UN Human Rights Committee publishes findings on Brazil, Burundi, Colombia, Cyprus, Lesotho, State of Palestine & Uganda
GENEVA (26 July 2023) – The UN Human Rights Committee today issued its findings on Brazil, Burundi, Colombia, Cyprus, Lesotho, the State of Palestine and Uganda, after examining the seven States parties in its latest session.
The findings contain the Committee's main concerns and recommendations on the implementation of the International Covenant on Civil and Political Rights, as well as positive aspects. Highlights include:
The Committee was concerned about racial profiling and the lack of accountability for excessive use of force and extrajudicial killings by law enforcement officers. It called upon Brazil to redouble its efforts to investigate all such allegations, prosecute perpetrators and compensate victims, including cases relating to the Complexo da Maré neighbourhood raid and the police operations in Jacarezinho and Vila Cruzeiro.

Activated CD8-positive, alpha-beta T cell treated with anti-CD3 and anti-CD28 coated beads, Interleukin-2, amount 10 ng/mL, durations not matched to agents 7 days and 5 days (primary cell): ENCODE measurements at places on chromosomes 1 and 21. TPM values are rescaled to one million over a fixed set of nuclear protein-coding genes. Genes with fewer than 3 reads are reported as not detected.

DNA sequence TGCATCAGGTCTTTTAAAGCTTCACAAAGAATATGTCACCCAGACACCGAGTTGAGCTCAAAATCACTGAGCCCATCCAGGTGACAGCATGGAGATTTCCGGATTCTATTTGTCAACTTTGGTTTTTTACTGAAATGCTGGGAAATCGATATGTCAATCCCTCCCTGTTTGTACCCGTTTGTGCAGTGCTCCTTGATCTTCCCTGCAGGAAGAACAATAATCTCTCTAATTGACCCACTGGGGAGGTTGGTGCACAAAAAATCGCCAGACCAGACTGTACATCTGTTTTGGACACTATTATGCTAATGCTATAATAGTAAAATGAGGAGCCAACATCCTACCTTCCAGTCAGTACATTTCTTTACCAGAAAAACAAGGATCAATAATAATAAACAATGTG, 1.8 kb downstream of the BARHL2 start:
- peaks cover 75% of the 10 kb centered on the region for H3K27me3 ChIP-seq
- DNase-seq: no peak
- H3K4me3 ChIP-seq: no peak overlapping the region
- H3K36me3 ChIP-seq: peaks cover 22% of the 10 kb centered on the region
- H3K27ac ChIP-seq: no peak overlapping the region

The Committee expressed concern over the lack of an effective land demarcation process, which has led to growing land conflicts, illegal encroachment and resource exploitation, as well as attacks and killings of indigenous peoples. The Committee also raised concern about the Temporal Landmark that limits indigenous peoples’ recognition of ancestral land only to territories they occupied on the Constitution promulgation date in 1988. It regretted the slow pace of land titling for Quilombola communities and urged Brazil to expedite the demarcation and titling of indigenous and Quilombola lands, particularly by upholding indigenous peoples’ entitlement to the lands they have traditionally owned or occupied.